By Christy Anyanwu
Koko Obioha is the daughter of Senator Florence Ita- Giwa and chief executive of Hair by Koko Beauty Lounge, Lekki Phase One. The unassuming executive has been in the hair business for about eight years, starting off when she was in the United Kingdom. Koko, a graduate of the University of Essex, UK, deals on luxury hair products but it has now expanded into full beauty services as well as sale of beauty products. In an interview with Sunday Sun, at the senator’s residence, she spoke about her mum.
What would you say about your mum?
My mum, my mum, my mum; where do I start? I have big shoes to fill. Let me just say that my mum is someone worthy of emulation in so many aspects. In fact, I don’t like politics today because of what I saw as a child. My experiences and all that I saw my mum go through politically. When you think of women in politics in Nigeria, let me be modest, her name is among the top three. She is a feminist. She is someone that has stood up for women and has been a spokesperson for women, even down to the home. She beautifully ran a home as a single mother. We, her children, never felt any vacuum. She played both roles excellently and successfully balanced her home and political career. That is something I’m trying to do now as well with my son. There is no nanny, and no matter how good a nanny or relatives can be, they cannot fill the role of a parent, most especially the mother.
What advice did you get from her that you have held on to?
There is a quote her mum (my grandmother) used to say that she has passed down to me, which is: “You cannot be the child of a lion and act like a goat.” Expanding further on that, she would say that if people notice that you are too soft they will trample on you. I’m naturally a soft person. I have like a dozen staff; so in managing people this has helped me a lot. In Nigeria, our work ethic is very poor, especially in my sort of industry where there’s not much professionalism. It’s a skill-based industry, so anybody can just walk up to you and say, ‘I am an experienced stylist or experienced colourist.’ You then employ them and later find out their character. I have had all sorts of horrible experiences. In those experiences, what my mum taught me has always come into play that if you allow the world see you to be soft they will trample on you. That is one thing she told me that I hold on to.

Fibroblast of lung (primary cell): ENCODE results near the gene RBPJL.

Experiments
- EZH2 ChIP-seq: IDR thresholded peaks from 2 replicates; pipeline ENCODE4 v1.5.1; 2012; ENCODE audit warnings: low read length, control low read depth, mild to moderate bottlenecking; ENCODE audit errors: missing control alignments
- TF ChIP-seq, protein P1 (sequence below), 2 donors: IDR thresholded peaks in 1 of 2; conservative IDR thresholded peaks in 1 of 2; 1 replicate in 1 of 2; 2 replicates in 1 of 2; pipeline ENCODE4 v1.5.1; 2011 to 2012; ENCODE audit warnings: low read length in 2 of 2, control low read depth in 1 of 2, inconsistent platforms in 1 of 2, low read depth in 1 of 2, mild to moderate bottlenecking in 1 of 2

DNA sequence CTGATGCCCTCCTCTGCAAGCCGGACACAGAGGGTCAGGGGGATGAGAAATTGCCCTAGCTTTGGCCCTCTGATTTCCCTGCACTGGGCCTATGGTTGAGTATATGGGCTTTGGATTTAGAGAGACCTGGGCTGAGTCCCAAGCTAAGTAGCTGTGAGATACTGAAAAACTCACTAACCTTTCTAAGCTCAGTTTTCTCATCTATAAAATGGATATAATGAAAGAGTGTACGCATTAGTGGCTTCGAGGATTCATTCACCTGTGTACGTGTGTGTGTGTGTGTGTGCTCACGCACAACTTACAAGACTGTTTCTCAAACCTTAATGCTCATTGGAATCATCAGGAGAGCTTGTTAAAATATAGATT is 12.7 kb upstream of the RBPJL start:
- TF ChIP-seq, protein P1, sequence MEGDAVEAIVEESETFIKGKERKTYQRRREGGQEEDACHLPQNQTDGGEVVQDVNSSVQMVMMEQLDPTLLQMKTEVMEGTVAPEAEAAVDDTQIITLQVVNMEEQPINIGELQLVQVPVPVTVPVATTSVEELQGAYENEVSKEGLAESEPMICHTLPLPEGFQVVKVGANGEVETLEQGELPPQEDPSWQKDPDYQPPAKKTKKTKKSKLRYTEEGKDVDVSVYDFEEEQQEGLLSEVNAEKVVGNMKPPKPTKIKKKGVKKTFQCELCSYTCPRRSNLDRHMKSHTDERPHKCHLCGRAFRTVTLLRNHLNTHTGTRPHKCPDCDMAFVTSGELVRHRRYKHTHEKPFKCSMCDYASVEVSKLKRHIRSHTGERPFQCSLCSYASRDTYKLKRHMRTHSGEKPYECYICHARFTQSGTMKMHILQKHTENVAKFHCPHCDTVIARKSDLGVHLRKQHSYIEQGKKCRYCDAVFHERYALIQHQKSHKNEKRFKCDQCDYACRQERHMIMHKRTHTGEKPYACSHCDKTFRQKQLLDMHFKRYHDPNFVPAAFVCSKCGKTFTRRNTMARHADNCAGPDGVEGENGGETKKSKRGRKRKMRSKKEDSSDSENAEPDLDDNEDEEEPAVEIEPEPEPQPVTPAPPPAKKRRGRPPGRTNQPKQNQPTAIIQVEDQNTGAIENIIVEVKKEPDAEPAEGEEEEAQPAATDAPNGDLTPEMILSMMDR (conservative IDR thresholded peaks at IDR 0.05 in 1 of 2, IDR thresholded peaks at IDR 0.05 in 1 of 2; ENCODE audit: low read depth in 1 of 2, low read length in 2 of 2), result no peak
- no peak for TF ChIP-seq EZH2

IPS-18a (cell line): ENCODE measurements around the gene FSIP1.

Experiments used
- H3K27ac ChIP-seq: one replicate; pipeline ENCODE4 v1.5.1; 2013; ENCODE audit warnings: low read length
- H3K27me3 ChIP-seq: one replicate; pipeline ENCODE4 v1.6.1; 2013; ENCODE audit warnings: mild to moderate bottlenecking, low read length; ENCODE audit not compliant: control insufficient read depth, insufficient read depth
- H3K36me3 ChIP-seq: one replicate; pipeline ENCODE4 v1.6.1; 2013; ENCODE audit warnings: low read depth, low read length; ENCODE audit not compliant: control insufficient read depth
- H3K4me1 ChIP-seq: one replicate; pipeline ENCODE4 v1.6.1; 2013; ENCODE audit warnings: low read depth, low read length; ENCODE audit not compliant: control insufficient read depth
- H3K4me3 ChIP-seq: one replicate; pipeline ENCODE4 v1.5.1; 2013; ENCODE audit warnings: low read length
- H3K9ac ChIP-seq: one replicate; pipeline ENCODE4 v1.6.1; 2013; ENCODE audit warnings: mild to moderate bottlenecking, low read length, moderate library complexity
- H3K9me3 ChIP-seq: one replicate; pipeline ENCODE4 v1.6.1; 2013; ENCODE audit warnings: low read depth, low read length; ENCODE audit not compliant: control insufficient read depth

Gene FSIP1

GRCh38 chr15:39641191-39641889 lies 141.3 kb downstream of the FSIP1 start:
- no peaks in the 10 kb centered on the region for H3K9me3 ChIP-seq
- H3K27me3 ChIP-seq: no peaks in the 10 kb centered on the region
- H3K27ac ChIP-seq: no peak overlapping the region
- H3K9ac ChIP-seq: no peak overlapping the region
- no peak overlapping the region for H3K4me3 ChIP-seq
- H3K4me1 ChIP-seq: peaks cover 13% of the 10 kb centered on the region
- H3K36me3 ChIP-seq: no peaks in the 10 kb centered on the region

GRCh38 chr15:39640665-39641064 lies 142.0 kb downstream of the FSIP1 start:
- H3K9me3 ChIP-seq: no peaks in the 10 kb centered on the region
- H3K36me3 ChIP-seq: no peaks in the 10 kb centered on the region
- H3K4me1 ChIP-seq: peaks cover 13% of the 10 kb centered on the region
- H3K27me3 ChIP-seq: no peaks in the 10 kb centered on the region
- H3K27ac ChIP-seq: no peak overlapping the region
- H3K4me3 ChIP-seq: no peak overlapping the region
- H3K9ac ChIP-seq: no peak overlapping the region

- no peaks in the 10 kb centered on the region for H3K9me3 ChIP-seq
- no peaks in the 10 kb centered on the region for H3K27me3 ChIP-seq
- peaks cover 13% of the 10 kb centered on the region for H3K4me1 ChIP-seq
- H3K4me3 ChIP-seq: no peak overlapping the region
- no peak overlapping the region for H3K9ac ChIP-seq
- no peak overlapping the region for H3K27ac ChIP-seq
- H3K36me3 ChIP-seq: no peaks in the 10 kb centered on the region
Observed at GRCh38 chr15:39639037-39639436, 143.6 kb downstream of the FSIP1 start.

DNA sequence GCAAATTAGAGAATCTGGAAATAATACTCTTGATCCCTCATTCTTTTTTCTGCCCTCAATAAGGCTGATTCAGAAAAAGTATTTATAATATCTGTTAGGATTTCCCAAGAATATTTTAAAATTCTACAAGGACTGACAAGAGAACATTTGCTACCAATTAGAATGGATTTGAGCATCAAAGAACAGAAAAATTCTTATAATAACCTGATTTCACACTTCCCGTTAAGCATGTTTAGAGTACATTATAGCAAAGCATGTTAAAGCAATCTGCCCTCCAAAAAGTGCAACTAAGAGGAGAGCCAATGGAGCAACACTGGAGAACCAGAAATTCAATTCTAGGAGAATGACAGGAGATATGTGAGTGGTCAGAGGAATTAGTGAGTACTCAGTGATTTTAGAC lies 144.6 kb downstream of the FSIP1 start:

As a teenager what did she tell you about boys?
Compared to an average Nigerian or African mother, my mum’s ideology towards that is that if you have a boyfriend, bring him home instead of hiding outside to carry on your romantic escapades. I introduced my boyfriend to my mum, and we went to cinemas. The parents know each other. At least you know who your daughter or son is dating. I would come back home and tell my mummy where we went to this or that cinema or park. In that sense, transparency was her ideology. If you have nothing to hide be open.
What aspect of fashion sense did you learn from her?
She loves fashion. Now, I know the best places to get my red carpet dresses. The Middle East has the best. Everything I wore during my wedding was from the Middle East. They are the best when it comes to fashion. Some of the top designers are from the Middle East. The outfits that celebrities like Beyonce wear on the red carpet are from the Middle East. I learnt my fashion sense from her.
What about cooking?
I learnt about cooking when I was in the fattening room. I was in the fattening room for 10 days before my wedding. I wanted to experience the fattening room and coming from the UK background, I had heard so much about it. I started living in the UK when I was nine years old. I like to embrace culture. I wanted to know how to dance the Calabar dance, they call it Ikwombi. Not as if I couldn’t cook before the fattening room experience because I lived on my own for a pretty long time. So trial and error was the order of the day in the kitchen. You cannot live with my mother and not know how to cook. She would bombard you with food. My mum celebrates food, she loves food. So, I can cook both Nigerian and continental dishes. Ask my husband.
How did she feel when you told her you were marrying an Igbo man?
I don’t think the tribe was an issue. The families knew themselves as acquaintances. It wasn’t even the tribe, it was more about the fact that my mum thought I was getting married too early. I was 24 and my husband was six years older than me. My mum felt I just finished my Masters and did not even come back to relax a little in her house. My mum and I are very close. It wasn’t the easiest of things then. Everybody has learnt to adjust. I have been married for four years. Even the relationship between my mum and my husband is very good. You often see them gisting together.